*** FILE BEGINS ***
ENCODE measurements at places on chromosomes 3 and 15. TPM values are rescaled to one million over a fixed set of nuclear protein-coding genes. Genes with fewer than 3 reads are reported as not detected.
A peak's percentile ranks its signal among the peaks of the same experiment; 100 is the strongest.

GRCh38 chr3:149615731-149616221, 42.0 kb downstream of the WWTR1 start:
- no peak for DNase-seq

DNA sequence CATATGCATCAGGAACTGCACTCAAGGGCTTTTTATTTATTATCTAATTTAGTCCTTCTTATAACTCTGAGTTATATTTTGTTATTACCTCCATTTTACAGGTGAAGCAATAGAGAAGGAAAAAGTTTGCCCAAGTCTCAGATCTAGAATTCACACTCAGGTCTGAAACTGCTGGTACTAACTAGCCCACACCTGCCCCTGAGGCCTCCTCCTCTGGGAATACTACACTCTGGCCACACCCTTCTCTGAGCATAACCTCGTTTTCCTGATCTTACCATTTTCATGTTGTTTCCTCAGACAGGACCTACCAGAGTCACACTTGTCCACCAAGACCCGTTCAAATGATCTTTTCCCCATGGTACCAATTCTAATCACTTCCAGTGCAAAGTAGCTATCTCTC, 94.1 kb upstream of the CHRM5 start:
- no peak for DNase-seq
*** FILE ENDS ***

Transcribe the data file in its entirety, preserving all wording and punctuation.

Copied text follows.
ENCODE measurements at places on chromosomes 3 and 15. TPM values are rescaled to one million over a fixed set of nuclear protein-coding genes. Genes with fewer than 3 reads are reported as not detected.
A peak's percentile ranks its signal among the peaks of the same experiment; 100 is the strongest.

GRCh38 chr3:149615731-149616221, 42.0 kb downstream of the WWTR1 start:
- no peak for DNase-seq

DNA sequence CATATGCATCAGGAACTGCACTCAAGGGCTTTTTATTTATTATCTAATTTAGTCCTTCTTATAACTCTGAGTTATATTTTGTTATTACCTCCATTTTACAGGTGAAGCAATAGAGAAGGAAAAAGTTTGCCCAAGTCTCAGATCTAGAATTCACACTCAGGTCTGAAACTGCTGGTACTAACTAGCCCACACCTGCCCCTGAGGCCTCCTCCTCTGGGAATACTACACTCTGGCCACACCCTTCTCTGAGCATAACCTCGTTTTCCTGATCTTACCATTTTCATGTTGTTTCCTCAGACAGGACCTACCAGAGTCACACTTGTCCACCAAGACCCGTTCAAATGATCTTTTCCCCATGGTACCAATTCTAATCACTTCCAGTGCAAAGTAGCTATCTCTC, 94.1 kb upstream of the CHRM5 start:
- no peak for DNase-seq